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A really bad 'off key' note

I have noticed on occasion a 'off key' note in the electric piano mode. Everything else seems to be fine. (think it may be the same key(s))

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What is make and model? I have owned several keyboards, with 2 of them Korgs in which I would connect a damper pedal. I noticed that when I help down the pedal, after so too much input within the cpu of the keyboard, it would 'short-circuit' and sound like I had played an 'off-key'

If you have been using the damper pedal, and even if you release a little on up on it, but not all the way, the 'off-keys' will still sound. I must always make sure the pedal is placed in a position that my leverage action of my foot will completely 'release' the overtones still being processed by the keyboard (whether they're audible or not)

Posted on Feb 26, 2009

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We bought this upright piano for our daughter to learn on but I can't seem to find any info on it. Serial number 23930. Any info would be fabulous. Thank you.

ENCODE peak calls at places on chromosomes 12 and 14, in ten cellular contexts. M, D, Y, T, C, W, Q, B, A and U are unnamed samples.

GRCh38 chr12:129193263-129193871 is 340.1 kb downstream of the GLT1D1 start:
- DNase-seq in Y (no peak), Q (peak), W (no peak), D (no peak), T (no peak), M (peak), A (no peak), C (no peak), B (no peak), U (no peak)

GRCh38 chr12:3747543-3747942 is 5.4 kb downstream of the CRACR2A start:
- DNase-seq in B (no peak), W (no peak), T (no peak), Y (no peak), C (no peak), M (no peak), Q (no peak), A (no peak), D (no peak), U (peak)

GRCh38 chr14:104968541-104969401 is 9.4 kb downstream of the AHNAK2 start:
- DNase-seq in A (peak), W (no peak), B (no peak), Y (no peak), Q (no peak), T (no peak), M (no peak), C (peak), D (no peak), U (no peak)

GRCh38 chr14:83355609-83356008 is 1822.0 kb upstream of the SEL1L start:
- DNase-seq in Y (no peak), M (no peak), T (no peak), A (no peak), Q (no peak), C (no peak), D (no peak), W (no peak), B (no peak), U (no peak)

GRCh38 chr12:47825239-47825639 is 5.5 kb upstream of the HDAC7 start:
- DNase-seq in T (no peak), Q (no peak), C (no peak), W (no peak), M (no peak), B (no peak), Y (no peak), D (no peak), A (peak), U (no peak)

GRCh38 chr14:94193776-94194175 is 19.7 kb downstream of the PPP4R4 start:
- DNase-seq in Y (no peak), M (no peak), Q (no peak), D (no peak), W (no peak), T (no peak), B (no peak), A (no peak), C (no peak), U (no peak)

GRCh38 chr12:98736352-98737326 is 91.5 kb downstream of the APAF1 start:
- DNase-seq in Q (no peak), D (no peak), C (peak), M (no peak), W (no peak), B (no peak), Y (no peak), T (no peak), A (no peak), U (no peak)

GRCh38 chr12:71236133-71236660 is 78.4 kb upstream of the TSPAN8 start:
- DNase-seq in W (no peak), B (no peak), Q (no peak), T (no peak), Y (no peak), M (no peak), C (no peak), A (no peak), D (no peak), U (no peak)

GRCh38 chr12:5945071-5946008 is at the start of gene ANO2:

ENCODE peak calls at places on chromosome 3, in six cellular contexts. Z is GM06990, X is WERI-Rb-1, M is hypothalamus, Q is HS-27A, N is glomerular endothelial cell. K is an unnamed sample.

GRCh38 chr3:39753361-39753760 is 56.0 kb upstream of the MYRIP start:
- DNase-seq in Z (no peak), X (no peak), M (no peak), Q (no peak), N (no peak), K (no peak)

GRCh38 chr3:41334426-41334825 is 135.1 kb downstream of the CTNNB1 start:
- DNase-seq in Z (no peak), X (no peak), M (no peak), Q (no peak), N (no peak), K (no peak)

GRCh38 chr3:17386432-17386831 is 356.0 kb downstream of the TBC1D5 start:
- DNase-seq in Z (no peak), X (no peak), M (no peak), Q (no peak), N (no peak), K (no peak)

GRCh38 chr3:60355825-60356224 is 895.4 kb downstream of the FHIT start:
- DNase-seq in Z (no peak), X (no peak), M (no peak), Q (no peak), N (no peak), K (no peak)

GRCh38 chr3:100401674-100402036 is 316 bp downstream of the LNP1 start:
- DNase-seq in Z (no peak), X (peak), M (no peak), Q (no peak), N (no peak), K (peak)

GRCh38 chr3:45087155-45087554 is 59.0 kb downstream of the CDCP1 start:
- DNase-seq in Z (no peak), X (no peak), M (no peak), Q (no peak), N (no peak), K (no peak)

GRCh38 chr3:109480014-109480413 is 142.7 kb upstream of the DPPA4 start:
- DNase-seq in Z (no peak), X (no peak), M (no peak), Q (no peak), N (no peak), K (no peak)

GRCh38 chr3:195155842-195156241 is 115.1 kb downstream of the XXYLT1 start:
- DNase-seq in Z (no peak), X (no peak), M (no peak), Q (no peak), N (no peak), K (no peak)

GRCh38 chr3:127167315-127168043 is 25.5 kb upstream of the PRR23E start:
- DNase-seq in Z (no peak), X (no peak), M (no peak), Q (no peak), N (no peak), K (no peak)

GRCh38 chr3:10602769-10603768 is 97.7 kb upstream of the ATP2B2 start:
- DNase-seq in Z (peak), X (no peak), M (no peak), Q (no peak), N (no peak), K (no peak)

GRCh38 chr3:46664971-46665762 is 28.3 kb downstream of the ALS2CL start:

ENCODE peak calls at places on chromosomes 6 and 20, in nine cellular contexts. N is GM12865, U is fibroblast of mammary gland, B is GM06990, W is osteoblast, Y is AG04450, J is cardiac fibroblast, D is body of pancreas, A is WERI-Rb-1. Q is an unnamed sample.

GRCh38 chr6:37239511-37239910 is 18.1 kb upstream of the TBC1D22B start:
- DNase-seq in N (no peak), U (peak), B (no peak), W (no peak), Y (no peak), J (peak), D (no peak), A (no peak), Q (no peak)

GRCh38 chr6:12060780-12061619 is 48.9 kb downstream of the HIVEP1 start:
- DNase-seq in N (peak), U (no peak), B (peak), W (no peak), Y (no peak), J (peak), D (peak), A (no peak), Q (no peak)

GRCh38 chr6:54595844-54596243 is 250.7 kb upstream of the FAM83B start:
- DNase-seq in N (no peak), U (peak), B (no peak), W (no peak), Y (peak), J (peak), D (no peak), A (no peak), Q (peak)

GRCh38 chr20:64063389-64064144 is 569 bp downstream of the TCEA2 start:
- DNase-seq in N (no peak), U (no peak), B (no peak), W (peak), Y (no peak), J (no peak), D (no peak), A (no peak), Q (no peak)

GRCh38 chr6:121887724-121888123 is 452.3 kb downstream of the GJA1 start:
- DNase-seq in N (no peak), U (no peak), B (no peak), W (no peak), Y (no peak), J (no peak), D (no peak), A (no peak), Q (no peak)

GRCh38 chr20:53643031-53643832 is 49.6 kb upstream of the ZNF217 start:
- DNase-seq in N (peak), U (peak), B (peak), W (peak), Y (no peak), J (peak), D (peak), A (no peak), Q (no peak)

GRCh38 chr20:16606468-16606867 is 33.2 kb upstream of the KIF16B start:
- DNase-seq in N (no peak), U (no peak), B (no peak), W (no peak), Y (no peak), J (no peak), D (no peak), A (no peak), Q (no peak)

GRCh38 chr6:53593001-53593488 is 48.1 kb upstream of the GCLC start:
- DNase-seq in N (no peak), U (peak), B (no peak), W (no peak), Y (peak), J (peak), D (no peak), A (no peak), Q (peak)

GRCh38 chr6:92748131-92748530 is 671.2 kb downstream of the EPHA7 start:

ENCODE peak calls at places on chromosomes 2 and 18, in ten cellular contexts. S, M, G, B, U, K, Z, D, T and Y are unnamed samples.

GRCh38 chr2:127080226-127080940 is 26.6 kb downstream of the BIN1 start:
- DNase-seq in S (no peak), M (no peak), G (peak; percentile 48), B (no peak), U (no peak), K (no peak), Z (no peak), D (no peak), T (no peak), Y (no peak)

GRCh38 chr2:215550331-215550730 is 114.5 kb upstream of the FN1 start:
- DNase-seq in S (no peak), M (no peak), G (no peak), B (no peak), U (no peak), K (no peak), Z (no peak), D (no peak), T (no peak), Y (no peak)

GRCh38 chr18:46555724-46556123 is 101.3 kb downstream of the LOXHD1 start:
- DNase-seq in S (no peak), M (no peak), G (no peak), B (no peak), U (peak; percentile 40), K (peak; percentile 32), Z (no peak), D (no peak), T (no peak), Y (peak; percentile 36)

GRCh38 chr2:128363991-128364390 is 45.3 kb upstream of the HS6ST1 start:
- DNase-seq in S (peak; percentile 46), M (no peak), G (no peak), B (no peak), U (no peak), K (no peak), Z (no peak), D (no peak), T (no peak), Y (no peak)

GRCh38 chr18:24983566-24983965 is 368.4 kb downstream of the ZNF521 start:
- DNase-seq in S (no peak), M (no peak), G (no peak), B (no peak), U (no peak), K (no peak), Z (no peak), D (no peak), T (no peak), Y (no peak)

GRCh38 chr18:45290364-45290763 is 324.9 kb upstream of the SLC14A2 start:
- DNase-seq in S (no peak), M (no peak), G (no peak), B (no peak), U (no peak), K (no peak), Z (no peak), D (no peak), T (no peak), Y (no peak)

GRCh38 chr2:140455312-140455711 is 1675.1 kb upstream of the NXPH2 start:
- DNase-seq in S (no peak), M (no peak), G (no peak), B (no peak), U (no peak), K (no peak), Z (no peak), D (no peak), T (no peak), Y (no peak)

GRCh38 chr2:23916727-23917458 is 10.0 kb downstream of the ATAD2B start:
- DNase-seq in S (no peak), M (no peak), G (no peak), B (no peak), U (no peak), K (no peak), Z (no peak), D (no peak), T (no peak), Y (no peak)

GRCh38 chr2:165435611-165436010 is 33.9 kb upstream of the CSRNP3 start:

Remove the front of the piano. Remove the middle C key complete from it mounting pin. You may find the production date and its full service history written in pencil on the side of that key. A piano tuner told me this after I told him that I had removed all the keys to clean them and I was surprised to see the whole history. It said it was standard practice.

Here is some other information.

Concord Mission Style Upright Piano ' The Antique Piano ...

antiquepianoshop.com/product/192/concord-mission-style-upright-piano/ The Concord Piano Company was controlled and manufactured by the famous George P. Bent Piano Company of Chicago, and they built pianos for several ...

Concord ' The Antique Piano Shop

antiquepianoshop.com/online-museum/concord/ (SEE ALSO: CROWN, GEORGE P. BENT) The Concord Piano Company was ... and manufactured by the famous George P. Bent Piano Company of Chicago.

Upright Piano Value ' key-notes

www.key-notes.com/upright-piano-value.html Jun 16, 2014 - Question: I have a Concord upright cabinet grand piano, serial ... Albert's reply: Piano values are based on information such as manufacturer, ...

Piano Manufacturers in Illinois between 1842 and 1908

https://sweeneypiano.com/.../manufacturers/il_piano_manufacturers.cfm The names of Piano Manufacturers and the date year the company was established in the state of Illinois between 1789 and 1911. ... Company, Chicago. Foley & Williams Piano Manfacturing Company, Chicago ... Concord Company, Chicago.

Jan 19, 2016 | Musical Instruments